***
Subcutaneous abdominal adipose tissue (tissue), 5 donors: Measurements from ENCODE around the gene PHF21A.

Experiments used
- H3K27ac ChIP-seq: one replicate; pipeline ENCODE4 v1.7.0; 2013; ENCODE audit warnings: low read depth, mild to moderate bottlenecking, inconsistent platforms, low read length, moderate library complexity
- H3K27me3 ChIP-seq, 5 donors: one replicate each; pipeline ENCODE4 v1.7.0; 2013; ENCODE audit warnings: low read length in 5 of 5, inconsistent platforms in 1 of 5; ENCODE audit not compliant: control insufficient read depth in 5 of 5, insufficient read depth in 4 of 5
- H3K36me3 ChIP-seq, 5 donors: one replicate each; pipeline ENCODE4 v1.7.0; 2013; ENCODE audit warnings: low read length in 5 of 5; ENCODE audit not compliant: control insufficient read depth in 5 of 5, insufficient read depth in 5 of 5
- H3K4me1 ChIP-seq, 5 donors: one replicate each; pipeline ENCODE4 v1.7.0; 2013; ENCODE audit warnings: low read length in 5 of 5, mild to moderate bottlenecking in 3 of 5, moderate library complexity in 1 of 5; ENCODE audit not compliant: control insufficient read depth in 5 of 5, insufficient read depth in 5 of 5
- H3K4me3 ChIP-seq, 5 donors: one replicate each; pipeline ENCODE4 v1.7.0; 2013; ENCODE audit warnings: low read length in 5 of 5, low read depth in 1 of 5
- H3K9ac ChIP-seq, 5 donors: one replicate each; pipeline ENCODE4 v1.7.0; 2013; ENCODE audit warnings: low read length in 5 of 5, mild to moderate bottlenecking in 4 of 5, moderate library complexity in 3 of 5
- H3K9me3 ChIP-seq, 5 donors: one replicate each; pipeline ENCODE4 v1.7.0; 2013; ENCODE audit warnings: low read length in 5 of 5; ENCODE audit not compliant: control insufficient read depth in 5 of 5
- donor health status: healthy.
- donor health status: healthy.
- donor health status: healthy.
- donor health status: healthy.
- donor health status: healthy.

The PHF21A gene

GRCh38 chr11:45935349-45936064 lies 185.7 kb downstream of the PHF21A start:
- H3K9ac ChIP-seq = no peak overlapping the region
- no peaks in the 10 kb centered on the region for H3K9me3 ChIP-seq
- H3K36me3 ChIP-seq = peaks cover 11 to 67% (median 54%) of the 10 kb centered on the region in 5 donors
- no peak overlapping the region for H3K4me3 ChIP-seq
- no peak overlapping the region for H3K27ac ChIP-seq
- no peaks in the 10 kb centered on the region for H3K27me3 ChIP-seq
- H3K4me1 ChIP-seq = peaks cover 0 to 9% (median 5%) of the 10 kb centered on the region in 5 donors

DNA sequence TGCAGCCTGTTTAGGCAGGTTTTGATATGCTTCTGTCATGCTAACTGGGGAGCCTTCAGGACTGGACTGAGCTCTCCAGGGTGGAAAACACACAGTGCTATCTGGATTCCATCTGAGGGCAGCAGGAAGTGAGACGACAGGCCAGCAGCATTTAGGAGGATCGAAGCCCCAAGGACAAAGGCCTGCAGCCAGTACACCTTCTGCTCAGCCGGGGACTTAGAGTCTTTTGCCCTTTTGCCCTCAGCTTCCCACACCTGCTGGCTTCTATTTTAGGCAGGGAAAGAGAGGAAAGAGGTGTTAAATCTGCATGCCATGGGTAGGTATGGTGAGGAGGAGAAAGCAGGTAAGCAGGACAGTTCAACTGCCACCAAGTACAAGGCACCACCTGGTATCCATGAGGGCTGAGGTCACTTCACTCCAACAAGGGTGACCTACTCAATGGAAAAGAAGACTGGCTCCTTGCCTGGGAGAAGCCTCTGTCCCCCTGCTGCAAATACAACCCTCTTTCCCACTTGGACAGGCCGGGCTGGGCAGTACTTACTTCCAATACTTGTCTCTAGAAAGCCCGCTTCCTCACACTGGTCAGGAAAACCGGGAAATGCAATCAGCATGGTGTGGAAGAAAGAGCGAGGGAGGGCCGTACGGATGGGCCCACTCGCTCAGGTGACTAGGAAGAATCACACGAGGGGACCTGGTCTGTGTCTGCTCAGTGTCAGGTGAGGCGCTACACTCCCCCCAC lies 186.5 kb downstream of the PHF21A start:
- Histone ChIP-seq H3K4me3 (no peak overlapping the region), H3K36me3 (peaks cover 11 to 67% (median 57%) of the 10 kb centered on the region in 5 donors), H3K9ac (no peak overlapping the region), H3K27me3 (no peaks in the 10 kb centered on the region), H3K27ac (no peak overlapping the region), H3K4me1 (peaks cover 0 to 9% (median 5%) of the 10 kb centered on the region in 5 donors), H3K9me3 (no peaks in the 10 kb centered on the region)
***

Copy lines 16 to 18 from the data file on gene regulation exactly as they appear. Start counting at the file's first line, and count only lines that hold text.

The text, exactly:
GRCh38 chr11:45935349-45936064 lies 185.7 kb downstream of the PHF21A start:
- H3K9ac ChIP-seq = no peak overlapping the region
- no peaks in the 10 kb centered on the region for H3K9me3 ChIP-seq